After The Children’s Society faced several rounds of funding cuts, I decided to pursue a longstanding aspiration to work for an international NGO. I joined World Vision, the largest global children’s charity, where my role was a Children’s communication and sponsorship specialist. I managed a portfolio of 60 development projects globally; the highlights of my time were field trips to Senegal and Malawi. I worked at a grass roots level with children, communities and regional colleagues delivering training on child communication and child voice. I am grateful for these incredible experiences. My decision to leave World Vision was a difficult one, as I felt completely aligned with the mission and vision and so in awe of the work they do. However I once again realised I could make a further impact when working daily with the people and communities I was serving.
After World Vision, I joined a specialist team delivering services to young people affected by Grooming and Child Sexual Exploitation, based in a multi-cultural area of Yorkshire. Child sexual exploitation prevention and support was an area I felt particularly passionate about, due to personal experiences, and from my involvement with young refugees who had experienced this particular form of abuse. Here, I built on the knowledge and experience acquired a few years earlier, when I worked part time as business development manager with Basis, a specialist CSE service in Leeds.
I worked at this new role between 2014 and 2016 and it involved:
Providing intensive one-to-one support and advocacy to young people who had experienced grooming, trafficking and sexual exploitation and abuse, with a particular focus on minority ethnic children.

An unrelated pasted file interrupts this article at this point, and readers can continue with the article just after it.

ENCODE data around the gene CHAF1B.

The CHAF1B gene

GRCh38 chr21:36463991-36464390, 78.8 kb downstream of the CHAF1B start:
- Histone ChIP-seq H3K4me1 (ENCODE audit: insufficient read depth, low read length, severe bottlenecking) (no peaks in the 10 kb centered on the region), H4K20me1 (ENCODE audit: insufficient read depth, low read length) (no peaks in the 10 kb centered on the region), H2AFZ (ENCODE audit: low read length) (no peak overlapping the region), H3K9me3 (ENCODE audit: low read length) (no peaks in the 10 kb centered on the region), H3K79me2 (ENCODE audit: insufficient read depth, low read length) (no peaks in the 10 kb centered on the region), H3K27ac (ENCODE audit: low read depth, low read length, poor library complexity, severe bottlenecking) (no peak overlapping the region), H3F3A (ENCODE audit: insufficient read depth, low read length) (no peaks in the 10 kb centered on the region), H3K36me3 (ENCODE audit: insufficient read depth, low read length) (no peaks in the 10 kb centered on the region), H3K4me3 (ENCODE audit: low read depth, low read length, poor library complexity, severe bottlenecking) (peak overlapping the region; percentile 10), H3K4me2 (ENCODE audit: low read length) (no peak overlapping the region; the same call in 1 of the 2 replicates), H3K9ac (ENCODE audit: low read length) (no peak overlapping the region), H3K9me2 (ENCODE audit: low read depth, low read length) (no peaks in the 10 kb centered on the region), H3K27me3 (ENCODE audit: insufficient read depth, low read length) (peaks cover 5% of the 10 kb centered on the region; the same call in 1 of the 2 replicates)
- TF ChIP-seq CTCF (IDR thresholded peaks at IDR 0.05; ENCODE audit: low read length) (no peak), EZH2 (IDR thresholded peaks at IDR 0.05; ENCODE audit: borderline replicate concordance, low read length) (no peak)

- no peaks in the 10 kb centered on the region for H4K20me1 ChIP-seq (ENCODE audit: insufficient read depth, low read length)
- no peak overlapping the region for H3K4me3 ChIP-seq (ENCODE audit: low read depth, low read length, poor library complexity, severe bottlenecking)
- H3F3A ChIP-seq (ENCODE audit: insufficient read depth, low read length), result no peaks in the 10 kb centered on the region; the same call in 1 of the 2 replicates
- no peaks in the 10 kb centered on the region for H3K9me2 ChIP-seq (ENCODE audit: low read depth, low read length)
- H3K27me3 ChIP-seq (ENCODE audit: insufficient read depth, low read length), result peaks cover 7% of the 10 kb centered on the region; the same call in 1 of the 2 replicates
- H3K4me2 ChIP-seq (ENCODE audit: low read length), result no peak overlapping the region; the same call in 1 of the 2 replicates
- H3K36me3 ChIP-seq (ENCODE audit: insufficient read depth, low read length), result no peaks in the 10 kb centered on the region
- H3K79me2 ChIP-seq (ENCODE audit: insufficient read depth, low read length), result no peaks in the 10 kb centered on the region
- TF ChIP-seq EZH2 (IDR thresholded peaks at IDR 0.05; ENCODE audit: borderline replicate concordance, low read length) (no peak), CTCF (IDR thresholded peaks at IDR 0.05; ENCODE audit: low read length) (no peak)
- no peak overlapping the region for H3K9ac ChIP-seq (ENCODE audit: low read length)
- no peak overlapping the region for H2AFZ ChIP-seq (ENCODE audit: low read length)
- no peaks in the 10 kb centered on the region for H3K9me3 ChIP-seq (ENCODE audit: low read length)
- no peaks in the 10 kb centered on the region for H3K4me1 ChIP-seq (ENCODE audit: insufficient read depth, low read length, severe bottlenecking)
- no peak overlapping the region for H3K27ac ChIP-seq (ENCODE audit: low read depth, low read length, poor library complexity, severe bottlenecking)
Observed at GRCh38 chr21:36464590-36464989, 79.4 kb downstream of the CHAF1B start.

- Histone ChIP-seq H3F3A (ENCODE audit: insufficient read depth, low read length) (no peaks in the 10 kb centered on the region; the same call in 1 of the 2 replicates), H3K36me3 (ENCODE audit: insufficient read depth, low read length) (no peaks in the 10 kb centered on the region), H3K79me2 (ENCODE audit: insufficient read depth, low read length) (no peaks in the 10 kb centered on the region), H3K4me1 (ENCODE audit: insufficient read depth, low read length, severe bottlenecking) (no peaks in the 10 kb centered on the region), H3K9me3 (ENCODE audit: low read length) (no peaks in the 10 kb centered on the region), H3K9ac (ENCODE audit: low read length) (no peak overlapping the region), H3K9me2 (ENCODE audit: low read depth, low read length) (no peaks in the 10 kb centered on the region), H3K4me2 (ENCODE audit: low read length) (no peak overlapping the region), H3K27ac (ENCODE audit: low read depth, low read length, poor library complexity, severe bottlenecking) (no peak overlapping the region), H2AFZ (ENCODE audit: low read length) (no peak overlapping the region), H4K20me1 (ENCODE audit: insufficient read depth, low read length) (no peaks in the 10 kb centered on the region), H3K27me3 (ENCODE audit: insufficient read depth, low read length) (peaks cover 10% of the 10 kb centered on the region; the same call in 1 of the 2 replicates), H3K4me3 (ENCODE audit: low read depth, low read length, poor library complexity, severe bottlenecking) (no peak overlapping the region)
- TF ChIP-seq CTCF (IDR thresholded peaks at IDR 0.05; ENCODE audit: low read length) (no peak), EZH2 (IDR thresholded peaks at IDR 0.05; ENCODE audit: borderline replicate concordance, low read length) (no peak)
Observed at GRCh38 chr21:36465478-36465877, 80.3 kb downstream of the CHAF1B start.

Leading on preventative programmes in schools and communities, designed and delivered with an inclusive and culturally sensitive approach.
Designing and facilitating awareness raising and training events for professionals in various settings.
Due to funding issues, I was hired on a limited contract. Faced with the strong possibility of being made redundant, I was offered the opportunity to attend a career coaching and development day organised by Judith, an extremely supportive and inspiring former manager from The Children’s Society. I embraced this opportunity and I am so glad I did!
Going it alone with a new opportunity – working with you
My vision came alive, to share the knowledge and skills that I had acquired over the last fifteen years in youth and community work with any who could benefit. The career coaching with Mike White Associates helped me build my aspirations to set up my own company. I could offer workshops, training events, educational programmes, consultancy, and project management across all my specialist practice areas. This has included children, adults, and professionals - working within schools, community settings and organisations.
My fiancé, family, friends and colleagues encouraged me to take that leap of faith, and take charge of my life and future. In May 2015 I set up Nola Ellen Education, Training and Consultancy and I am today living that dream!
Alongside my freelance work, I currently work in a flexible part time role with Leeds Asylum Seekers Support Service. This role enables me to welcome and support people seeking sanctuary in my home town and keep up to date with current asylum and refugee practice, policy and legislation.
The journey from here
While my passions are many, my mission is singular: to utilise all my skills and abilities for the greater good, to be heart centered and offer an exceptional service to meet your needs.
Click here to read more about the range of services I offer and contact me so we can explore ways that I can support your particular needs.
I look forward to hearing from you and the opportunity to work together!